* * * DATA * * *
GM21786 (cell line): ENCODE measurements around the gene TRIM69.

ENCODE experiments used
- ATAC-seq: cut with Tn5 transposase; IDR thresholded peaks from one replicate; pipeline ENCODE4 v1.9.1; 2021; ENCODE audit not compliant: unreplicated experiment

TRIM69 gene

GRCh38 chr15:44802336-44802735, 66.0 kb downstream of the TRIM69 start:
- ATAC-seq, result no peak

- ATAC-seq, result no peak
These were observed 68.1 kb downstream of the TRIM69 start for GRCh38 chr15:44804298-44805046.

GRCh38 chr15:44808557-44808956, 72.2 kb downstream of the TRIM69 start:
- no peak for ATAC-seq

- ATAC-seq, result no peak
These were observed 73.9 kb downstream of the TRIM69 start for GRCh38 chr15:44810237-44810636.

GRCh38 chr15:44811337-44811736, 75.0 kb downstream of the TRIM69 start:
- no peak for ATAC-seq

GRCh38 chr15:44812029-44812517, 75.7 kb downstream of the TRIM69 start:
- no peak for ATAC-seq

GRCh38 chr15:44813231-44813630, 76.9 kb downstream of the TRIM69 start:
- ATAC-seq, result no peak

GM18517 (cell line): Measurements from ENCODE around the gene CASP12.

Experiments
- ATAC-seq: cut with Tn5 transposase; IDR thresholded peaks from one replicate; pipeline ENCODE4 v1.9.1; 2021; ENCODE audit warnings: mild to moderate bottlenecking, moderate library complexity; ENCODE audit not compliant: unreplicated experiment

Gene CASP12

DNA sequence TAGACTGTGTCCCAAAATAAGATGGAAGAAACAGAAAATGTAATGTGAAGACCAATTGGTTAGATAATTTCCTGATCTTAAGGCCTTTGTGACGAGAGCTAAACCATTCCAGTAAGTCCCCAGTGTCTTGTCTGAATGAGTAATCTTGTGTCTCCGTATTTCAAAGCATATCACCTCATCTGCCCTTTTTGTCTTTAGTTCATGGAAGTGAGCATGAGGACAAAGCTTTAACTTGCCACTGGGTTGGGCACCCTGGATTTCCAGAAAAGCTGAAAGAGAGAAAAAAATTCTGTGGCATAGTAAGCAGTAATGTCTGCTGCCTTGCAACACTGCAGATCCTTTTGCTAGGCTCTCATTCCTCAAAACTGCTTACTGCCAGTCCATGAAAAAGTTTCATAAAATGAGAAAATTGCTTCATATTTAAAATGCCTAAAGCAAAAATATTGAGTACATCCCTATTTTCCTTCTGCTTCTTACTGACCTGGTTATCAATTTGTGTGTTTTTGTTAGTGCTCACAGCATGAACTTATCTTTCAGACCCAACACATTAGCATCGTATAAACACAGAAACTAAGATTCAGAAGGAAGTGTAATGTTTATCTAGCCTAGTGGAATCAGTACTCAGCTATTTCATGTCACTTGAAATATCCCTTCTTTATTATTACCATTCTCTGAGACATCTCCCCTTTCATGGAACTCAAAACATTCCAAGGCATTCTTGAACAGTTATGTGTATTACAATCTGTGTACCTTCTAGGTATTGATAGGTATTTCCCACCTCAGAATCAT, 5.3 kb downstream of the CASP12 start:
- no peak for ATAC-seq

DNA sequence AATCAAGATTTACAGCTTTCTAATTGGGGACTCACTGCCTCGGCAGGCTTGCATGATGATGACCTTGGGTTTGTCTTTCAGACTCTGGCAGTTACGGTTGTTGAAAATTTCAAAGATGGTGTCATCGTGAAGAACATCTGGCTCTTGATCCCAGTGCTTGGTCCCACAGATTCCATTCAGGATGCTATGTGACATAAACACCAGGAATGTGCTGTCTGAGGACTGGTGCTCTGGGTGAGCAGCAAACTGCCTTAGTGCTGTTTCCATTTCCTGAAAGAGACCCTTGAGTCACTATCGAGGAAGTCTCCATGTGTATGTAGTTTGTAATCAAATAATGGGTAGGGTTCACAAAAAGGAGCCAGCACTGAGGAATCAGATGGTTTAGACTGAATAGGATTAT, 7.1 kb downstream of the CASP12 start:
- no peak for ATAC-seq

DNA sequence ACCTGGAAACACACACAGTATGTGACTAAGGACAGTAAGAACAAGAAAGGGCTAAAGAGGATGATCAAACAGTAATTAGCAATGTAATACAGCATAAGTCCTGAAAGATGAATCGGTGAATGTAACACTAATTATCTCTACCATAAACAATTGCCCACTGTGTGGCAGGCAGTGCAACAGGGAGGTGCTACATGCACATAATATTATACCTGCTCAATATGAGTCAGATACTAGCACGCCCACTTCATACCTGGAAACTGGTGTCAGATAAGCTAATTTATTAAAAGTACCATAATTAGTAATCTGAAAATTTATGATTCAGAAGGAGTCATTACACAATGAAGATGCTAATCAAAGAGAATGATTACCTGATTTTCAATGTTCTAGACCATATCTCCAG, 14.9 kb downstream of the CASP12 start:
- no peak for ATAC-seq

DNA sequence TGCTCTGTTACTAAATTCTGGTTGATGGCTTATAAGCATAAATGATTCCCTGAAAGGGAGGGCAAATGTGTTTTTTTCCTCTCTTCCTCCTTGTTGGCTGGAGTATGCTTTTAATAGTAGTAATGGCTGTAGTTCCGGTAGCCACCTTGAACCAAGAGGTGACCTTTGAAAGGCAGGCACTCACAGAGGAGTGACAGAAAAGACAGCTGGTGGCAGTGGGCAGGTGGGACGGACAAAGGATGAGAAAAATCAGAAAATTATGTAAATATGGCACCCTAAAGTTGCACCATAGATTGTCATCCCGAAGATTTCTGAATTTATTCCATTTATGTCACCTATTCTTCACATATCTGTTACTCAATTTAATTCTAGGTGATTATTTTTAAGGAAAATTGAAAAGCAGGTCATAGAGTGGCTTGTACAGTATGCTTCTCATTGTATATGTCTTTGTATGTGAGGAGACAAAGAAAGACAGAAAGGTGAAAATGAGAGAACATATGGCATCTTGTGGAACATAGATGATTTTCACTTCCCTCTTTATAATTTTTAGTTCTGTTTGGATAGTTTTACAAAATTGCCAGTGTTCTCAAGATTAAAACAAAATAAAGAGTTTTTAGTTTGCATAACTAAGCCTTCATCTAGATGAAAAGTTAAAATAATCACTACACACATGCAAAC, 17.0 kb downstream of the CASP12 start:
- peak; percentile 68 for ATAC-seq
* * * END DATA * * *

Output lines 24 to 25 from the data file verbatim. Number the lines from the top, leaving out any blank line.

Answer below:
- no peak for ATAC-seq

DNA sequence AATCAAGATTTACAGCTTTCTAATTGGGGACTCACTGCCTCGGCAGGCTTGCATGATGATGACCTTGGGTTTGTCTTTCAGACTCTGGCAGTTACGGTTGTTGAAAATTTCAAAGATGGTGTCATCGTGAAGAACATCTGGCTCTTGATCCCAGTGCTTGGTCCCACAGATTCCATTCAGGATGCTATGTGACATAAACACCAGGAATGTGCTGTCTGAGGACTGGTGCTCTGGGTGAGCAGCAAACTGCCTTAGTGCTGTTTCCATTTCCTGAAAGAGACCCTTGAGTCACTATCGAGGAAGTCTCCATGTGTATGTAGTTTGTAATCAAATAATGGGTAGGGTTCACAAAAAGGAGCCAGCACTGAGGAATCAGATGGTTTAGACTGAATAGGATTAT, 7.1 kb downstream of the CASP12 start: